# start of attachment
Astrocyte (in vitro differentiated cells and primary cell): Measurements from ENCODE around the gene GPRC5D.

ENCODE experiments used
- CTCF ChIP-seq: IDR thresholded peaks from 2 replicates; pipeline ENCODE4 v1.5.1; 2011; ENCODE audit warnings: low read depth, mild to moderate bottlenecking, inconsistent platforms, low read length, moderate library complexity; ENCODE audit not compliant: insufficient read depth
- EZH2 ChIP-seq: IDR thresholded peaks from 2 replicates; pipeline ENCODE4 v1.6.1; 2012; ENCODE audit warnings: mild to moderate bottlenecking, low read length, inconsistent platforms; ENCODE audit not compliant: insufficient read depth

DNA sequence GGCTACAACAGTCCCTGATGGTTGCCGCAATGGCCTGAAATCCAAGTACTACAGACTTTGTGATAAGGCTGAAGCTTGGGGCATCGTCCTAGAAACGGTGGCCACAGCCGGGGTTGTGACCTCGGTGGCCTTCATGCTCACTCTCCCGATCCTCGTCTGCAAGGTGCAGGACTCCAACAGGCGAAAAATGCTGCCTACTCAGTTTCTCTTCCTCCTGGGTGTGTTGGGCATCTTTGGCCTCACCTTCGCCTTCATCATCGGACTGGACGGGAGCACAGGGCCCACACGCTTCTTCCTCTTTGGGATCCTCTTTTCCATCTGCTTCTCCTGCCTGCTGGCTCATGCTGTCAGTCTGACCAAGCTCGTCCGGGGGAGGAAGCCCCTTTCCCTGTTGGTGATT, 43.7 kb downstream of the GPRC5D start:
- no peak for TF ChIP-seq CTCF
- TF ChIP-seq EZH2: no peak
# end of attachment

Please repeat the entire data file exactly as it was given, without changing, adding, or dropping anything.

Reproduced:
Astrocyte (in vitro differentiated cells and primary cell): Measurements from ENCODE around the gene GPRC5D.

ENCODE experiments used
- CTCF ChIP-seq: IDR thresholded peaks from 2 replicates; pipeline ENCODE4 v1.5.1; 2011; ENCODE audit warnings: low read depth, mild to moderate bottlenecking, inconsistent platforms, low read length, moderate library complexity; ENCODE audit not compliant: insufficient read depth
- EZH2 ChIP-seq: IDR thresholded peaks from 2 replicates; pipeline ENCODE4 v1.6.1; 2012; ENCODE audit warnings: mild to moderate bottlenecking, low read length, inconsistent platforms; ENCODE audit not compliant: insufficient read depth

DNA sequence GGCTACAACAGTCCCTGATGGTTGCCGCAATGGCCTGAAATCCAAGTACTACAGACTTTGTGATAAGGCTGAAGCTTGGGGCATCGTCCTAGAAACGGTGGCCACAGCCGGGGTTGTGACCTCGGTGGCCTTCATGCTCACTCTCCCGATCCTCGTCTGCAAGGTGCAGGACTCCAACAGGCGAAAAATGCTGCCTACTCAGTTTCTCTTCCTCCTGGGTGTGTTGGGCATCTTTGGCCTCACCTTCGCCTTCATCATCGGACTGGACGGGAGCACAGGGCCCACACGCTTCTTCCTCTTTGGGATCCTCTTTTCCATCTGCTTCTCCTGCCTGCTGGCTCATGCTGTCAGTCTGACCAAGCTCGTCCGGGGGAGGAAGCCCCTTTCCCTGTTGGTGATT, 43.7 kb downstream of the GPRC5D start:
- no peak for TF ChIP-seq CTCF
- TF ChIP-seq EZH2: no peak